What to do when you're feeling drowsy behind the wheel

26 November 2019 - 12:36 By Motoring Reporter
Feeling drowsy while you are behind the wheel? We tell you how to deal with this.
Feeling drowsy while you are behind the wheel? We tell you how to deal with this.
Image: dolgachov / 123rf

Many road safety pundits share information about the dangers of driving while feeling drowsy, and how to avoid finding yourself in this position. The difficulty, however, is that despite one’s best efforts, every person has likely found themselves feeling drowsy behind the wheel.

What should you do in such a scenario this holiday season on the way to your destination?

The MD of MasterDrive, Eugene Herbert, says if safety allows, the best solution is to take a break from driving.

“If you are tasked as a driver this holiday season and your eyes feel heavy while driving, pull over at the next petrol station or safe place and take a break. Whether this is stopping for something healthy to eat, to rest your eyes or to just stretch your legs, listen to the signals your body gives you.”

Herbert provides the following tips should you feel drowsy while driving:

  • As fatigue can hit you at any time on your trip, research how many petrol stations there are on the route and the distances between them. This way you can have an approximate idea of when you can take a break should you suddenly feel tired.
  • Some experts recommend taking a 20-minute nap at a safe location during your drive. This, however, depends very much on the individual. If power naps make you even more tired or drowsy, rather avoid this.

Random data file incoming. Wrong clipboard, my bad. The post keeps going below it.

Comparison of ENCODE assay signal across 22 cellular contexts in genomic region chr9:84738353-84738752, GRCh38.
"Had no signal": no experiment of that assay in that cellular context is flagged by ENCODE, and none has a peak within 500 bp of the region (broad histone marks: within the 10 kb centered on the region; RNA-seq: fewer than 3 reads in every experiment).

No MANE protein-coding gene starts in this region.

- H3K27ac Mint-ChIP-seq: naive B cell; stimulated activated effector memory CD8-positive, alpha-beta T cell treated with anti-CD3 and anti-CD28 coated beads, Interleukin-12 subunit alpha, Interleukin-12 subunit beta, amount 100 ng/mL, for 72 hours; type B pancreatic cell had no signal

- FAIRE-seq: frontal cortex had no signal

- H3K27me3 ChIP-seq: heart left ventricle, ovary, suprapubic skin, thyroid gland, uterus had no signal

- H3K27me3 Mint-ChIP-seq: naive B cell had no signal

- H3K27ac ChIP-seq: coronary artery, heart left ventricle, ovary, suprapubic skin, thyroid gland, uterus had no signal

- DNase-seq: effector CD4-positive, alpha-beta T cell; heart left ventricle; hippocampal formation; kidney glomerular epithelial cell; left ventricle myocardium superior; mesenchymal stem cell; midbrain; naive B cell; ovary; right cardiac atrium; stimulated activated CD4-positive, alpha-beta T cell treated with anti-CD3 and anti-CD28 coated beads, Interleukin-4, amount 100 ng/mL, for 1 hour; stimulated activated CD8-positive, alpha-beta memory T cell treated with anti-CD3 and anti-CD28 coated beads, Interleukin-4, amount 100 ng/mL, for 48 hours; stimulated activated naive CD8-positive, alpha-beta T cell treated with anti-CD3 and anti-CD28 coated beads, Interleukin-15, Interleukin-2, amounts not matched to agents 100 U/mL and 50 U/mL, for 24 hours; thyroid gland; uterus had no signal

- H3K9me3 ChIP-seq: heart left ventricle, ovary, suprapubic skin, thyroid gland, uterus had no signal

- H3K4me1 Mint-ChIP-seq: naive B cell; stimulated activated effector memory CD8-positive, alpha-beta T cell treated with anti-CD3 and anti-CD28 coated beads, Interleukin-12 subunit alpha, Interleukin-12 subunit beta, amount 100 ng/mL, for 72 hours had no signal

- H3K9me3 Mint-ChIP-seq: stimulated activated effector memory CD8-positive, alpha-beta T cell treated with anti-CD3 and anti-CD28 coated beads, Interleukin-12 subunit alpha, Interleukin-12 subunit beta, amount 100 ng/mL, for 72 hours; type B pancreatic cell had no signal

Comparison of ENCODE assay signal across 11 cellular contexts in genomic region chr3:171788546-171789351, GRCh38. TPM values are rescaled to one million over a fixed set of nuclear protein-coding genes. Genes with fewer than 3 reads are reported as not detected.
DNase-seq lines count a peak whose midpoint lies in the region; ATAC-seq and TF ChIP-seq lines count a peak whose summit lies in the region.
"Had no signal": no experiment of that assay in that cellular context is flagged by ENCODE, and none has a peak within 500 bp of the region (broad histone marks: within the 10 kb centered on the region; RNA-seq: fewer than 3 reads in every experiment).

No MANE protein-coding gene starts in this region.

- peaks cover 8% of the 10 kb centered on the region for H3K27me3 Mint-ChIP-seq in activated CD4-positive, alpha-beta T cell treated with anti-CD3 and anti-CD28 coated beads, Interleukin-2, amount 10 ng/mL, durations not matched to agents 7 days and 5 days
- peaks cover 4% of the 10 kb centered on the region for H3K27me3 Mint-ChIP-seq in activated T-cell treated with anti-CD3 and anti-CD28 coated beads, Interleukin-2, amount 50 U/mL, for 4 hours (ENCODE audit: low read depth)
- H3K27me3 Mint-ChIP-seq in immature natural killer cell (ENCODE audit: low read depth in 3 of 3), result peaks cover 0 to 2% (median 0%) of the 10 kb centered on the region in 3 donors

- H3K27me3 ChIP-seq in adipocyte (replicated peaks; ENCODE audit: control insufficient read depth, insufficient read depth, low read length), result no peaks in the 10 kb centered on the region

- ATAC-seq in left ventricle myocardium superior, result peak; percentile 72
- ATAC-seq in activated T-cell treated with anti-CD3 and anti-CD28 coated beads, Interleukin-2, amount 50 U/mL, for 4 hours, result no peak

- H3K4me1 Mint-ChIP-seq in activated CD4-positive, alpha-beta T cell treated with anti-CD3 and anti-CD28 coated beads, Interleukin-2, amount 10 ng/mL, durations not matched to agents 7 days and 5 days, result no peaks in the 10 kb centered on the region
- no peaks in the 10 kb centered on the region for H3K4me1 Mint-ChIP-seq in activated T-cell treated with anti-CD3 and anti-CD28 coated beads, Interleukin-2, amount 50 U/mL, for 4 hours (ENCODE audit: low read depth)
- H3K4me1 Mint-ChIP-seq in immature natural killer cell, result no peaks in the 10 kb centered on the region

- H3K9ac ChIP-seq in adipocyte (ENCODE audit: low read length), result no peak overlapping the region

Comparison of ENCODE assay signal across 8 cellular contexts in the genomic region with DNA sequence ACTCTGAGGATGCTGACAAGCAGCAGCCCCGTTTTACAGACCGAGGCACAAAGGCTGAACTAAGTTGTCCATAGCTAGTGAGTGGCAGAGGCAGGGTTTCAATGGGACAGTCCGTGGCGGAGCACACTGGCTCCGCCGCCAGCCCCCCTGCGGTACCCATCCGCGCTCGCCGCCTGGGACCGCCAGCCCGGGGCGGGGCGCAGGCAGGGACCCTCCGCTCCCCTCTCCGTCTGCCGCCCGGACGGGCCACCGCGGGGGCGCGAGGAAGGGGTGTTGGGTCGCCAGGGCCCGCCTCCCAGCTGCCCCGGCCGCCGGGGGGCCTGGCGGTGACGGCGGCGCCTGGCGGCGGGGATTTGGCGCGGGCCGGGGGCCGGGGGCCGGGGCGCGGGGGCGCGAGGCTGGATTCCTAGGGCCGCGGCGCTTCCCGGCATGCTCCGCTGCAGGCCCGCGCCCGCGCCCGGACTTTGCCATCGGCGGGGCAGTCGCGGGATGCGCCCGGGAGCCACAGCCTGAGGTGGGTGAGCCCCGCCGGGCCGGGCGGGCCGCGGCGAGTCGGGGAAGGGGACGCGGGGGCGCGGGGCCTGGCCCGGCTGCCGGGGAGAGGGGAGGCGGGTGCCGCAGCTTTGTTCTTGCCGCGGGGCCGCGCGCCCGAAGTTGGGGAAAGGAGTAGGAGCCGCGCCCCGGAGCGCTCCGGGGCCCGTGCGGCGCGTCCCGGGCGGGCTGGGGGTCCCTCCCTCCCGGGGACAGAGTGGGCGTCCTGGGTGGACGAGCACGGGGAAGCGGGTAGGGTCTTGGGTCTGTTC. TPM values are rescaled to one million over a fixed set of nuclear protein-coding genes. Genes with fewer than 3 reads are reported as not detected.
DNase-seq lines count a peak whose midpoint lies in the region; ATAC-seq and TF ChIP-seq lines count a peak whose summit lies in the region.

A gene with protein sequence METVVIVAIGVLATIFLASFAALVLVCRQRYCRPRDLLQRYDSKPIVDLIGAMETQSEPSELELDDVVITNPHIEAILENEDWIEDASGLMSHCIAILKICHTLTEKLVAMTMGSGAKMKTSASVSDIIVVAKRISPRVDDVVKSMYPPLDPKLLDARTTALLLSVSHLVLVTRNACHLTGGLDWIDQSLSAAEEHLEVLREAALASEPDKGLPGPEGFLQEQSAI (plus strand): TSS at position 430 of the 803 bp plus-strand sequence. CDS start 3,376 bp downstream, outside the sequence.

• Where possible, travel with someone who can share driving duties. Studies suggest that two hours, with 15-minute breaks, is the optimal time to drive before swapping driving duties.
  • Be careful of using stimulants such as coffee or energy drinks to revive you. While it may be effective for some, for others their effect can be limited and quickly replaced by a caffeine slump. If you know this happens to you, rather try drinking water and eating something healthy like a banana or almonds.
  • If you feel you cannot drive to the next service station before swapping drivers, find a spot on the side of the road that is not bushy (and could potentially hide any criminals), that has a shoulder large enough for you to safely pull over and change drivers, and where it is least dangerous to drive back on to the road.
  • While you are changing drivers use the opportunity to quickly stretch your legs or do a few quick exercises to stimulate your energy levels.
  • In South Africa, pulling over on the side of the road to have a power nap is not advised. Ensure you are rested enough to make the stretch between service stations.
  • Be aware of what makes you feel drowsy. Whether this is sugary foods or certain times of the day, avoid and plan for this where possible.

Falling asleep behind the wheel can have tragic consequences for many people.

“Rather react as soon as you feel your eyes drooping than risk these consequences,” advises Herbert.